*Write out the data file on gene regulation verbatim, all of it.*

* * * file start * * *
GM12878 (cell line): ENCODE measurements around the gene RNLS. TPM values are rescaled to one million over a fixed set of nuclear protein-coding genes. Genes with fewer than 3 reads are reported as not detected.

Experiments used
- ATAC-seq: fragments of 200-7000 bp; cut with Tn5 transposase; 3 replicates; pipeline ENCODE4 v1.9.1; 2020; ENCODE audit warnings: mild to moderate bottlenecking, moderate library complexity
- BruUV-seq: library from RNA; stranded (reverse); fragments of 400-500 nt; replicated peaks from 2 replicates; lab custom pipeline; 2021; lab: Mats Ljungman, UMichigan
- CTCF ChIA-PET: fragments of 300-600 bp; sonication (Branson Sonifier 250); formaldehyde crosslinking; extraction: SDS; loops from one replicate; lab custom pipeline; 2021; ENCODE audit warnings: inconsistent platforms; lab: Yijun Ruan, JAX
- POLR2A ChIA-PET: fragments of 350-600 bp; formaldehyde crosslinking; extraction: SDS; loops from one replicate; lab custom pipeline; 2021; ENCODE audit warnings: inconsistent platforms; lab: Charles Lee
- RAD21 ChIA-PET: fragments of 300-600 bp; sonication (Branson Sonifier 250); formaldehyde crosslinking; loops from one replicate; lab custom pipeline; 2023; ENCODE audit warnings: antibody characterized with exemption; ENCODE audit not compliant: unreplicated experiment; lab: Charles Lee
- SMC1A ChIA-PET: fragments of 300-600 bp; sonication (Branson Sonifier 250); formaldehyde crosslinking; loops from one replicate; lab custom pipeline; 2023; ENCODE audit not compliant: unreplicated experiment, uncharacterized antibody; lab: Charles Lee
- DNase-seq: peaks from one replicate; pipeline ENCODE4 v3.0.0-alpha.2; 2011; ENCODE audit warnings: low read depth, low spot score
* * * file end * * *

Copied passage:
GM12878 (cell line): ENCODE measurements around the gene RNLS. TPM values are rescaled to one million over a fixed set of nuclear protein-coding genes. Genes with fewer than 3 reads are reported as not detected.

Experiments used
- ATAC-seq: fragments of 200-7000 bp; cut with Tn5 transposase; 3 replicates; pipeline ENCODE4 v1.9.1; 2020; ENCODE audit warnings: mild to moderate bottlenecking, moderate library complexity
- BruUV-seq: library from RNA; stranded (reverse); fragments of 400-500 nt; replicated peaks from 2 replicates; lab custom pipeline; 2021; lab: Mats Ljungman, UMichigan
- CTCF ChIA-PET: fragments of 300-600 bp; sonication (Branson Sonifier 250); formaldehyde crosslinking; extraction: SDS; loops from one replicate; lab custom pipeline; 2021; ENCODE audit warnings: inconsistent platforms; lab: Yijun Ruan, JAX
- POLR2A ChIA-PET: fragments of 350-600 bp; formaldehyde crosslinking; extraction: SDS; loops from one replicate; lab custom pipeline; 2021; ENCODE audit warnings: inconsistent platforms; lab: Charles Lee
- RAD21 ChIA-PET: fragments of 300-600 bp; sonication (Branson Sonifier 250); formaldehyde crosslinking; loops from one replicate; lab custom pipeline; 2023; ENCODE audit warnings: antibody characterized with exemption; ENCODE audit not compliant: unreplicated experiment; lab: Charles Lee
- SMC1A ChIA-PET: fragments of 300-600 bp; sonication (Branson Sonifier 250); formaldehyde crosslinking; loops from one replicate; lab custom pipeline; 2023; ENCODE audit not compliant: unreplicated experiment, uncharacterized antibody; lab: Charles Lee
- DNase-seq: peaks from one replicate; pipeline ENCODE4 v3.0.0-alpha.2; 2011; ENCODE audit warnings: low read depth, low spot score